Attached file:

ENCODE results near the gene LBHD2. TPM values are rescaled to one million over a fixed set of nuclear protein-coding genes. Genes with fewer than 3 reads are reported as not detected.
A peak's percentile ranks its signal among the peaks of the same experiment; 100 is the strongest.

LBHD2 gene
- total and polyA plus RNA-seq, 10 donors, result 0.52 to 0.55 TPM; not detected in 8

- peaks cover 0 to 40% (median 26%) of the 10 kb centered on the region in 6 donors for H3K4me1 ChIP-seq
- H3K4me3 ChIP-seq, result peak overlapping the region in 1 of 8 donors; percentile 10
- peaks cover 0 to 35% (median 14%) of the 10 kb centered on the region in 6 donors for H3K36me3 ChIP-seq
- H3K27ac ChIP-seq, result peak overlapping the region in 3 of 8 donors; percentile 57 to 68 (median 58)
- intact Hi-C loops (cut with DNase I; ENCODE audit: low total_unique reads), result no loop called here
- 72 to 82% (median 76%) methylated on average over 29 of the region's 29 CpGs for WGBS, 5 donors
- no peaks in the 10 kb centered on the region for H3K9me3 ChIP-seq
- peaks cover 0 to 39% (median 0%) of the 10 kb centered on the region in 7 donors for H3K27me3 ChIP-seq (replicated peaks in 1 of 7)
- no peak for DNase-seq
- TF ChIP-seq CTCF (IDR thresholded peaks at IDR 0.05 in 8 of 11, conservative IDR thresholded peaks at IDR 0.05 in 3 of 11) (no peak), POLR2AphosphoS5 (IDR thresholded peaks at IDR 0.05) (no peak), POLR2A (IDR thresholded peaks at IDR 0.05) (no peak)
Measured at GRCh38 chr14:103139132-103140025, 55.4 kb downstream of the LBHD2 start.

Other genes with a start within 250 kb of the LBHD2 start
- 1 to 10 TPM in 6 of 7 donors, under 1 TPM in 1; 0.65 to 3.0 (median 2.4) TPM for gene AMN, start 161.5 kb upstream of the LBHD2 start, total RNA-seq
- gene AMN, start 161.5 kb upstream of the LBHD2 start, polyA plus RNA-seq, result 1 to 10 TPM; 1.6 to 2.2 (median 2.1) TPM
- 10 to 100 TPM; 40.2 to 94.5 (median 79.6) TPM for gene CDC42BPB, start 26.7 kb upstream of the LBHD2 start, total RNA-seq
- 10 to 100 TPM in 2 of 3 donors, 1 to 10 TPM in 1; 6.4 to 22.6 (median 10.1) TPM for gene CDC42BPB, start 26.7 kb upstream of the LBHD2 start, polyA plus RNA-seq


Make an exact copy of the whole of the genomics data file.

ENCODE results near the gene LBHD2. TPM values are rescaled to one million over a fixed set of nuclear protein-coding genes. Genes with fewer than 3 reads are reported as not detected.
A peak's percentile ranks its signal among the peaks of the same experiment; 100 is the strongest.

LBHD2 gene
- total and polyA plus RNA-seq, 10 donors, result 0.52 to 0.55 TPM; not detected in 8

- peaks cover 0 to 40% (median 26%) of the 10 kb centered on the region in 6 donors for H3K4me1 ChIP-seq
- H3K4me3 ChIP-seq, result peak overlapping the region in 1 of 8 donors; percentile 10
- peaks cover 0 to 35% (median 14%) of the 10 kb centered on the region in 6 donors for H3K36me3 ChIP-seq
- H3K27ac ChIP-seq, result peak overlapping the region in 3 of 8 donors; percentile 57 to 68 (median 58)
- intact Hi-C loops (cut with DNase I; ENCODE audit: low total_unique reads), result no loop called here
- 72 to 82% (median 76%) methylated on average over 29 of the region's 29 CpGs for WGBS, 5 donors
- no peaks in the 10 kb centered on the region for H3K9me3 ChIP-seq
- peaks cover 0 to 39% (median 0%) of the 10 kb centered on the region in 7 donors for H3K27me3 ChIP-seq (replicated peaks in 1 of 7)
- no peak for DNase-seq
- TF ChIP-seq CTCF (IDR thresholded peaks at IDR 0.05 in 8 of 11, conservative IDR thresholded peaks at IDR 0.05 in 3 of 11) (no peak), POLR2AphosphoS5 (IDR thresholded peaks at IDR 0.05) (no peak), POLR2A (IDR thresholded peaks at IDR 0.05) (no peak)
Measured at GRCh38 chr14:103139132-103140025, 55.4 kb downstream of the LBHD2 start.

Other genes with a start within 250 kb of the LBHD2 start
- 1 to 10 TPM in 6 of 7 donors, under 1 TPM in 1; 0.65 to 3.0 (median 2.4) TPM for gene AMN, start 161.5 kb upstream of the LBHD2 start, total RNA-seq
- gene AMN, start 161.5 kb upstream of the LBHD2 start, polyA plus RNA-seq, result 1 to 10 TPM; 1.6 to 2.2 (median 2.1) TPM
- 10 to 100 TPM; 40.2 to 94.5 (median 79.6) TPM for gene CDC42BPB, start 26.7 kb upstream of the LBHD2 start, total RNA-seq
- 10 to 100 TPM in 2 of 3 donors, 1 to 10 TPM in 1; 6.4 to 22.6 (median 10.1) TPM for gene CDC42BPB, start 26.7 kb upstream of the LBHD2 start, polyA plus RNA-seq